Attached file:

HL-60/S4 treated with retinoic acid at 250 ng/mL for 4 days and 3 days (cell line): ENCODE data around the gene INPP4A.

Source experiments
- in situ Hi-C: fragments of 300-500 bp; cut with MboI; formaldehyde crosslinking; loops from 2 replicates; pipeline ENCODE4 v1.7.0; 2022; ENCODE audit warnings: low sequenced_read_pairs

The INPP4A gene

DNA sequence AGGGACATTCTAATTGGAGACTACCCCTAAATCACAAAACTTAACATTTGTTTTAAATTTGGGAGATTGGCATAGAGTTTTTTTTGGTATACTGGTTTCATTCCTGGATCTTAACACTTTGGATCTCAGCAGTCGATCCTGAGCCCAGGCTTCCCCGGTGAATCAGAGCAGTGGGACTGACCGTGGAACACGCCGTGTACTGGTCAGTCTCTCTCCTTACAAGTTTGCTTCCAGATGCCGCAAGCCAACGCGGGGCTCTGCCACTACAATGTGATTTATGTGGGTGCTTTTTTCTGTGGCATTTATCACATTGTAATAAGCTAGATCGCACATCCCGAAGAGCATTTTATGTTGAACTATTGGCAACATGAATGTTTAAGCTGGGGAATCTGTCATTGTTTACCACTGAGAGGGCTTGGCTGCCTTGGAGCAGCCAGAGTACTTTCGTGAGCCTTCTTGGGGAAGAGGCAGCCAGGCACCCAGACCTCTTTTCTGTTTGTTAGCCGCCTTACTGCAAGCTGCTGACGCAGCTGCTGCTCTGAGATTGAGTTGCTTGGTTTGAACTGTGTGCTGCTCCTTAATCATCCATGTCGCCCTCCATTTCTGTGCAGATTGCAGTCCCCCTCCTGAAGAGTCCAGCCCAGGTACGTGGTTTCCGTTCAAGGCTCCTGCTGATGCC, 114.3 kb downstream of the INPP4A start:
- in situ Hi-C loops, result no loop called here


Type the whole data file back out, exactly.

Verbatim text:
HL-60/S4 treated with retinoic acid at 250 ng/mL for 4 days and 3 days (cell line): ENCODE data around the gene INPP4A.

Source experiments
- in situ Hi-C: fragments of 300-500 bp; cut with MboI; formaldehyde crosslinking; loops from 2 replicates; pipeline ENCODE4 v1.7.0; 2022; ENCODE audit warnings: low sequenced_read_pairs

The INPP4A gene

DNA sequence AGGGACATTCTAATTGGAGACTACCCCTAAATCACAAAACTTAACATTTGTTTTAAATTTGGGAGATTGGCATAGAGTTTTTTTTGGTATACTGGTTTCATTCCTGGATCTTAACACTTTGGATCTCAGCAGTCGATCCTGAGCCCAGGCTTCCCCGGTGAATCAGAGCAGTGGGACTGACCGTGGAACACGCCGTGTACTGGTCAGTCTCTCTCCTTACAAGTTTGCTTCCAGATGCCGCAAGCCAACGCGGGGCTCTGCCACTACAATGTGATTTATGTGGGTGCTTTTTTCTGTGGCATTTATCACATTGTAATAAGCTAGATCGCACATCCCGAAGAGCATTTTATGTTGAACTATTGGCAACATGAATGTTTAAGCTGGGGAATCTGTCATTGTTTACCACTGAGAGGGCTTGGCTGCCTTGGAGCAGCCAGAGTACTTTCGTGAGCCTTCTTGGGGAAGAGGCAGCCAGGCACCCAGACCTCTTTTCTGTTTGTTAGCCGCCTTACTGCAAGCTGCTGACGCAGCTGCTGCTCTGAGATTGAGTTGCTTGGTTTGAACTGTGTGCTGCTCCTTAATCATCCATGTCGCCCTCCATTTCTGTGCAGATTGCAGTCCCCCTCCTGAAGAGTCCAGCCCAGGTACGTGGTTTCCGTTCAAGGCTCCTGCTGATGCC, 114.3 kb downstream of the INPP4A start:
- in situ Hi-C loops, result no loop called here